Last Updated May 12, 2009 8:48 PM EDT
While the topic of workplace diversity may be old hat, Phillips' study titled "Is the Pain Worth the Gain? The Advantages and Liabilities of Agreeing With Socially Distinct Newcomers," found good reasons to study this topic anew: the results of her experiments showed that groups with at least one diverse team member performed better than homogenous groups.
The article was published in last month's Personality and Social Psychology Bulletin and was co-authored by Katie Liljenquist of the Marriott School of Management at Brigham Young University and Margaret Neale of the Stanford Graduate School of Business. The benefits they reported associated with creating diverse groups:
1. Results in better decision making
Phillips and her colleagues conducted group problem solving experiments with two sample sets: one containing a diverse team member, the other made up of homogenous team members. The former set made better decisions that led to correctly solving the problem.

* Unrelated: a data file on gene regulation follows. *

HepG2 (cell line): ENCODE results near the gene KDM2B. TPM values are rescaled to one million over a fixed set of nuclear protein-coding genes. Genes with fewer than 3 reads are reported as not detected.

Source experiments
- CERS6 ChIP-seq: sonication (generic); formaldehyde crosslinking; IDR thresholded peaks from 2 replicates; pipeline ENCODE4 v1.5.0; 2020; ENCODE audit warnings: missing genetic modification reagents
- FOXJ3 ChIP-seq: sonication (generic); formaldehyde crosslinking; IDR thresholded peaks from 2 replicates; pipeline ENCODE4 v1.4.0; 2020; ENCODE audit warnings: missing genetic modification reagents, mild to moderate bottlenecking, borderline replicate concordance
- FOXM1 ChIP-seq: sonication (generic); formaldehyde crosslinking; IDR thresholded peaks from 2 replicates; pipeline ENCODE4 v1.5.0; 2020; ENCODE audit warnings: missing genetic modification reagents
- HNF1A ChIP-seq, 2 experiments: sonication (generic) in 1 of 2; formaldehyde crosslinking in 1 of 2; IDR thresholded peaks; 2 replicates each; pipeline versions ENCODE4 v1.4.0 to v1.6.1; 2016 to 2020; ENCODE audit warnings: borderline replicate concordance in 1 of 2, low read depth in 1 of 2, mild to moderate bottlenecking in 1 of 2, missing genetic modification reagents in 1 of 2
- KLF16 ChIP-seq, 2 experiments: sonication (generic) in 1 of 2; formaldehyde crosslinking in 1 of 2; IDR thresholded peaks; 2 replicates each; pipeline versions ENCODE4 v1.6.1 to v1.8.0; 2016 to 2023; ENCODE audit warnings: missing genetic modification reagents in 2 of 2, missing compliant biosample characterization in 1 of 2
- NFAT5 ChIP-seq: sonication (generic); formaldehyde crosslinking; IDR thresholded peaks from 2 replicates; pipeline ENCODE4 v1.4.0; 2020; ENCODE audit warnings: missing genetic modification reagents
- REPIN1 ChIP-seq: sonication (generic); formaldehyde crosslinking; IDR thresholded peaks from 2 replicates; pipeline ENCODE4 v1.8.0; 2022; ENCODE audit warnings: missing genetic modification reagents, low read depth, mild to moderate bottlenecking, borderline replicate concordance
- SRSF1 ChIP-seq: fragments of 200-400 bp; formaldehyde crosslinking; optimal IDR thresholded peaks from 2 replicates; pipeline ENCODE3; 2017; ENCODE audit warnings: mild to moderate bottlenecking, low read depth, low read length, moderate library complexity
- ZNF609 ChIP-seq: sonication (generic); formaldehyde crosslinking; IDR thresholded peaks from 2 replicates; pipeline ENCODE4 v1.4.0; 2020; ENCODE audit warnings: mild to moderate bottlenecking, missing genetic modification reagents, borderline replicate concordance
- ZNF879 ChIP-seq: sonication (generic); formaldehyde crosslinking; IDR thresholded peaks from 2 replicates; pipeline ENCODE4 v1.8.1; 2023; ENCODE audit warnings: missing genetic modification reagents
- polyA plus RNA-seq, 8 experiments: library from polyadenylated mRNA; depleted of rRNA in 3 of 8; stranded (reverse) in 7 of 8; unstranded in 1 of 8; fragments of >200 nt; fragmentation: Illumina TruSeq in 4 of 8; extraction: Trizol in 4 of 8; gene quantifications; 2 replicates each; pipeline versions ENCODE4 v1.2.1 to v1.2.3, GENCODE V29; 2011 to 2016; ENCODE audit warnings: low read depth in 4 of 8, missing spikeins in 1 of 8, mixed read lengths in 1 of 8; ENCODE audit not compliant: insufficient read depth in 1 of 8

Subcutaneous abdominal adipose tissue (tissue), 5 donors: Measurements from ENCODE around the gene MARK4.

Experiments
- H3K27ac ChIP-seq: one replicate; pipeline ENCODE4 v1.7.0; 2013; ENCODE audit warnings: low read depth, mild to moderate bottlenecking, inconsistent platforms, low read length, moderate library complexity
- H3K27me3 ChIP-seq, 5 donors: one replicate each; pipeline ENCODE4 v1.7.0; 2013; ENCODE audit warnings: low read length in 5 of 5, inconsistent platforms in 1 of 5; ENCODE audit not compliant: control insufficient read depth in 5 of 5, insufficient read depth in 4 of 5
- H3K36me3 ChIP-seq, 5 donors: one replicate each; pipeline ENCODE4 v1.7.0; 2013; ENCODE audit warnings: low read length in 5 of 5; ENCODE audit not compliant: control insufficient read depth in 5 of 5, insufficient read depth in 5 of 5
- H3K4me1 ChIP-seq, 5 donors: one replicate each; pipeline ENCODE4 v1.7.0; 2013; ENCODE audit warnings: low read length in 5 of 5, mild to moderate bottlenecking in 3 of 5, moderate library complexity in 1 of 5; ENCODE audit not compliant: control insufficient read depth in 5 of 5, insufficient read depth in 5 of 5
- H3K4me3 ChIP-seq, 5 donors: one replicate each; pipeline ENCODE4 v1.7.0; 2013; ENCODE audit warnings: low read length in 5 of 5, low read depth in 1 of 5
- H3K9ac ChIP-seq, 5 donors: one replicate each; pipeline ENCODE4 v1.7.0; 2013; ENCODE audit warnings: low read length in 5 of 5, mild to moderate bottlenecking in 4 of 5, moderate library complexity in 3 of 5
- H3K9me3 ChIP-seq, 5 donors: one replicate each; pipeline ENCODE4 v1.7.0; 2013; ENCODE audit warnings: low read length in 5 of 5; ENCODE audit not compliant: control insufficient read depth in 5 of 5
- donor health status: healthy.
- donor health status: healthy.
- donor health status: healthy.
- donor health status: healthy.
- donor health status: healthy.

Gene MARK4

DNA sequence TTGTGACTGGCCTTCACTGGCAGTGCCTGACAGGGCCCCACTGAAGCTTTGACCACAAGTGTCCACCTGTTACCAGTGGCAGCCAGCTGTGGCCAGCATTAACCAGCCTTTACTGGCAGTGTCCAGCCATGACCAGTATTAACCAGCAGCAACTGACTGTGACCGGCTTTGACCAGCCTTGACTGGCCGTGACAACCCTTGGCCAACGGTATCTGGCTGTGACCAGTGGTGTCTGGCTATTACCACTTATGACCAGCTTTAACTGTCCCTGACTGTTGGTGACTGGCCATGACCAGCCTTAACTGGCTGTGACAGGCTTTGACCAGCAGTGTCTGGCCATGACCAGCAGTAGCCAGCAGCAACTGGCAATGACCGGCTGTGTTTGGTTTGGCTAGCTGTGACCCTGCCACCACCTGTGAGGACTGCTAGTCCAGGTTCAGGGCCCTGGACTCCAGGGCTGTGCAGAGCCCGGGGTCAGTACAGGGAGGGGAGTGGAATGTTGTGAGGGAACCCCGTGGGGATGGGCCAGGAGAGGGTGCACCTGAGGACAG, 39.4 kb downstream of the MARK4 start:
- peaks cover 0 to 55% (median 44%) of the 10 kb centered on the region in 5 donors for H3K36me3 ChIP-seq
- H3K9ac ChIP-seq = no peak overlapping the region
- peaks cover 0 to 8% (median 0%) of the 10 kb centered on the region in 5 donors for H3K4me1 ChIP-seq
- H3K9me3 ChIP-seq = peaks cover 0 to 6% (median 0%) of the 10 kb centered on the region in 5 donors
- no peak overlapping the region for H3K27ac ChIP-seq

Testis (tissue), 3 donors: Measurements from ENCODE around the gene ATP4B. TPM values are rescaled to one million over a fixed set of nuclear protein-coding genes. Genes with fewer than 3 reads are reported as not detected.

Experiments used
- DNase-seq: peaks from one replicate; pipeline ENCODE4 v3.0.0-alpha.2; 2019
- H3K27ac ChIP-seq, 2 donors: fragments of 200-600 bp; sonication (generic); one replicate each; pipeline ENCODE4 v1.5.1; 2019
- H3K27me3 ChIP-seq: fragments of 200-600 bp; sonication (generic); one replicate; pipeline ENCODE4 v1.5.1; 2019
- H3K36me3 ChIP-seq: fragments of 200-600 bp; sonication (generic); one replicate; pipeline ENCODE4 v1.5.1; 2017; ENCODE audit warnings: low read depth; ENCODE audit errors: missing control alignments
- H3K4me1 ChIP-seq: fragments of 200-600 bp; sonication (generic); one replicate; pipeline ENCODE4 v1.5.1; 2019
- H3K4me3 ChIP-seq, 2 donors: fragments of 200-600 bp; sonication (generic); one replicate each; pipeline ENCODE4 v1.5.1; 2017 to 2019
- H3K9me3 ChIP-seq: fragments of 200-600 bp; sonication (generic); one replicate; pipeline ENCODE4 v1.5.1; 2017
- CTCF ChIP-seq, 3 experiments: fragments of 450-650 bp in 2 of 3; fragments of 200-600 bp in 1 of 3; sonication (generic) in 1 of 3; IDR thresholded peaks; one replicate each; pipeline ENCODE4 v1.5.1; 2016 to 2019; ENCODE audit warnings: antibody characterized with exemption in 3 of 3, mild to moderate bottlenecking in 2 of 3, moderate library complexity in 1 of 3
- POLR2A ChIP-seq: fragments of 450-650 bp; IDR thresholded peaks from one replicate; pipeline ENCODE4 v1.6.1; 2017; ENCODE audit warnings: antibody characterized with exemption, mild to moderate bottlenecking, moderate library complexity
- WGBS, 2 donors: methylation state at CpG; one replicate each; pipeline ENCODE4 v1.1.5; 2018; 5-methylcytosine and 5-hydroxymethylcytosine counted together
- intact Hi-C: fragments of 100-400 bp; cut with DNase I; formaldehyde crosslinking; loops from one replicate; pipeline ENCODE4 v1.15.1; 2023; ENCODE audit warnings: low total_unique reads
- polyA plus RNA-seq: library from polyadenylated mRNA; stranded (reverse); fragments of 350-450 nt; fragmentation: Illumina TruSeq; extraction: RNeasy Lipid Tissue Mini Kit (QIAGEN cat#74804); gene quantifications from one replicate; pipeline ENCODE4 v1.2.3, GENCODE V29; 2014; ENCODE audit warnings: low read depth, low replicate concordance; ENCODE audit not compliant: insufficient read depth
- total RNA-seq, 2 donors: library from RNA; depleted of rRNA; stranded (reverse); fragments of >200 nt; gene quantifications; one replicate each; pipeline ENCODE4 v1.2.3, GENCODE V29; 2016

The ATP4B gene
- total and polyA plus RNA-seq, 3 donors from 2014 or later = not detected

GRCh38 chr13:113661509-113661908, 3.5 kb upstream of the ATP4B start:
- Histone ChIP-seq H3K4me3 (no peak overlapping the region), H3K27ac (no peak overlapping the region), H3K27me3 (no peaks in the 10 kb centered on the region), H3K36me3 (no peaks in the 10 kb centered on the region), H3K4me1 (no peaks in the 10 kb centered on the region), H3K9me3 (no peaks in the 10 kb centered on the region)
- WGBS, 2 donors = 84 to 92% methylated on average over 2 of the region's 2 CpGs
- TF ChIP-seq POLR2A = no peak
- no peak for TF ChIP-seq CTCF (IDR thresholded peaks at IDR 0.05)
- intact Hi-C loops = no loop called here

2. Breaks up group think
Homogenous groups tend to be comfortable around each other, which is great for camaraderie, but not so great for exploring complex solutions to problems. While one would assume that socially-distinct team members would bring new ideas to the table, the study notes that their mere presence may be enough to get people out of their comfort zones and thinking differently about the situation.
"In diverse groups, everyone is more likely to focus on the available information and to bring in new ideas, not just the people who are different," according to Phillips.
3. Improves group effectiveness
The study found that socially homogenous groups in the sample set thought they worked better together, when in reality they were less efficient at problem solving. The diverse groups came up with better solutions to the problems, even though members felt that they didn't work together very effectively. This goes to show that a degree of discomfort can ultimately improve results.
While we often think of diversity as marking big differences such as race, gender and age, Phillips found that smaller indicators of social distinctiveness were also valuable in improving group output. According to the study, adding a team member from a different department in the company or even one who grew up in a different state may add just enough of a difference to improve group output.
Penguin image courtesy of Flickr user Daveybot, CC 2.0